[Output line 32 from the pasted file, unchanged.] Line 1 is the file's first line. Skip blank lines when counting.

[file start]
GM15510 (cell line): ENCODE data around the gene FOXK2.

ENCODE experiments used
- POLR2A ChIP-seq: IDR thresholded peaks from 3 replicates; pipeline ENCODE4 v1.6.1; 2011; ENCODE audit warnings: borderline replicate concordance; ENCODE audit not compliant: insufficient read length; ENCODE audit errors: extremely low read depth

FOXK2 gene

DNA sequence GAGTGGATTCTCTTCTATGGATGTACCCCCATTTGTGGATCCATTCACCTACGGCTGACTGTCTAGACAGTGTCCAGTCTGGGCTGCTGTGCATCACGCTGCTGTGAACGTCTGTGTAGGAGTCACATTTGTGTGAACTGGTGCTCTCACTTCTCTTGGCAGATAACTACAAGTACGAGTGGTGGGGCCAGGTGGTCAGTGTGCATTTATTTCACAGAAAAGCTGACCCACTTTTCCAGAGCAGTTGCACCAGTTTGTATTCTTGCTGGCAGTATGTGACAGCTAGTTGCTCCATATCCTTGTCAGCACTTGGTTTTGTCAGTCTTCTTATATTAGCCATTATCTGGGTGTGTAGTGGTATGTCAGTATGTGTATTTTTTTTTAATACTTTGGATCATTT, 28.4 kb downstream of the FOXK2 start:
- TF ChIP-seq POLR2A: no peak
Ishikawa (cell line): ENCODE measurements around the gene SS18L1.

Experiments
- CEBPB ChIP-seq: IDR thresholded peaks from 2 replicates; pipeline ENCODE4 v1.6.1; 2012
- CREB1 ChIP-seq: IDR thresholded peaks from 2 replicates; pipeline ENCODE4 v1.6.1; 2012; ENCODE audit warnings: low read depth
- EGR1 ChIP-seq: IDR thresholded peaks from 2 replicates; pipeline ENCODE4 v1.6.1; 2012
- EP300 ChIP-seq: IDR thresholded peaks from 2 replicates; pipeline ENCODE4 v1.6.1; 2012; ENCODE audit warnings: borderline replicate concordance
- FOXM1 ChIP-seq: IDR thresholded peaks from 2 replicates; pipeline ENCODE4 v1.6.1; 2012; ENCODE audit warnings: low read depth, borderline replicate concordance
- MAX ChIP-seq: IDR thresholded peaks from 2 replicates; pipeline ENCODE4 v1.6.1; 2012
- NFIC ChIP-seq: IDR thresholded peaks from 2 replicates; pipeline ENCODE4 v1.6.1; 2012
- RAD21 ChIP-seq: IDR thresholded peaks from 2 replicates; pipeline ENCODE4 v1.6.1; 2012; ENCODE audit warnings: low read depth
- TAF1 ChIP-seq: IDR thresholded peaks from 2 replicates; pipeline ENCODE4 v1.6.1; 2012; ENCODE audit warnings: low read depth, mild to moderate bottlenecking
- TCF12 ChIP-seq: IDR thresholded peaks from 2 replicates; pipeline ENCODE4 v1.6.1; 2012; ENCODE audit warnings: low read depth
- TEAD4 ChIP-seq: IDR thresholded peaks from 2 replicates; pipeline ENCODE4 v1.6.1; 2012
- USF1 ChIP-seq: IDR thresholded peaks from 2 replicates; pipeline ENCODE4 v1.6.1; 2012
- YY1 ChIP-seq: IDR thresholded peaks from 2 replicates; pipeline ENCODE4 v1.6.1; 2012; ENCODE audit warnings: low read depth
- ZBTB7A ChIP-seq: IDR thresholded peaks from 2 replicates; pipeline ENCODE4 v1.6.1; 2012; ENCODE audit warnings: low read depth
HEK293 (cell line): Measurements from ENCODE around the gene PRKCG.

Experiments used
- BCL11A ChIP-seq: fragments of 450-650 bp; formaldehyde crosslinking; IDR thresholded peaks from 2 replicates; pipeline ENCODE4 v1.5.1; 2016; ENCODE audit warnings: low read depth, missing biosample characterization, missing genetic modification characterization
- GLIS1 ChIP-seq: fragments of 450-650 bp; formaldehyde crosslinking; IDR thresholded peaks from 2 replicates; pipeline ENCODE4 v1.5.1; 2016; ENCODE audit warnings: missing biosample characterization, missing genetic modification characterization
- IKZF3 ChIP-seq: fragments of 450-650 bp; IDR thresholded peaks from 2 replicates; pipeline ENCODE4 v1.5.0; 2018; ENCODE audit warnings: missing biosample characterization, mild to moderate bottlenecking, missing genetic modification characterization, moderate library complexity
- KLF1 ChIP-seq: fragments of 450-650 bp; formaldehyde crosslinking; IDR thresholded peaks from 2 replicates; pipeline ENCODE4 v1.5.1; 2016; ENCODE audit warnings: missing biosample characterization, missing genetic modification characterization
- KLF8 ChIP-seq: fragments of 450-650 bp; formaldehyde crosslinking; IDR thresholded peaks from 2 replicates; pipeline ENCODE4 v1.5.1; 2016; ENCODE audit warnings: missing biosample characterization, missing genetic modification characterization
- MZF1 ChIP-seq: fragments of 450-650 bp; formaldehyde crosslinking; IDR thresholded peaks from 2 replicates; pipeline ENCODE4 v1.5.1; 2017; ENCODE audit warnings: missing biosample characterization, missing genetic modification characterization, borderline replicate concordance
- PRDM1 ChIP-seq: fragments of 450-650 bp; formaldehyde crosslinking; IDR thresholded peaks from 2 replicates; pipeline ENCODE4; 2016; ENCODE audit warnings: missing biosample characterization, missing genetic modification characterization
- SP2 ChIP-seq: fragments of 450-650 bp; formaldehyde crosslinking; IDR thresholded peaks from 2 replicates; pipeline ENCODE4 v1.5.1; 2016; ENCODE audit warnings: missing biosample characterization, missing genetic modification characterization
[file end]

- SP2 ChIP-seq: fragments of 450-650 bp; formaldehyde crosslinking; IDR thresholded peaks from 2 replicates; pipeline ENCODE4 v1.5.1; 2016; ENCODE audit warnings: missing biosample characterization, missing genetic modification characterization